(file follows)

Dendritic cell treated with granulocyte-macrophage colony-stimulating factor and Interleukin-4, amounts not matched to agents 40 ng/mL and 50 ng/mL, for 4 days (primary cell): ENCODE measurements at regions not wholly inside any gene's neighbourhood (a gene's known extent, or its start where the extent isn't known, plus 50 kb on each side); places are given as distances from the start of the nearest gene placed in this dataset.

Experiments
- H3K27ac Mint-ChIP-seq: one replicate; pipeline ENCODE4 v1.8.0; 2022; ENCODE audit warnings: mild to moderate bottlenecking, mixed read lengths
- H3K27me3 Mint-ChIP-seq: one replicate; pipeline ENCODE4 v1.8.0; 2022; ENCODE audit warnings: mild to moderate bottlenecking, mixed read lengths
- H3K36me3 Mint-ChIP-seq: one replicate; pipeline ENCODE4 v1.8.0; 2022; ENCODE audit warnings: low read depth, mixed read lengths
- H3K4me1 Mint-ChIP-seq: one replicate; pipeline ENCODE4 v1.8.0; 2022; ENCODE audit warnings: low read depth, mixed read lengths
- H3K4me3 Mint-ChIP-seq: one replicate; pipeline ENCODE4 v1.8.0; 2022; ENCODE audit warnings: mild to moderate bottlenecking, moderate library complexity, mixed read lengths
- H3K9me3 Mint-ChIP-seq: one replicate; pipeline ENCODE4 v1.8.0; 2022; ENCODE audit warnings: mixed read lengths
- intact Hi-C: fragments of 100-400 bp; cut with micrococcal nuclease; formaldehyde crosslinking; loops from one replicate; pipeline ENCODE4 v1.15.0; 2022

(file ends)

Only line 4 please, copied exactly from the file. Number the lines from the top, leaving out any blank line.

- H3K27me3 Mint-ChIP-seq: one replicate; pipeline ENCODE4 v1.8.0; 2022; ENCODE audit warnings: mild to moderate bottlenecking, mixed read lengths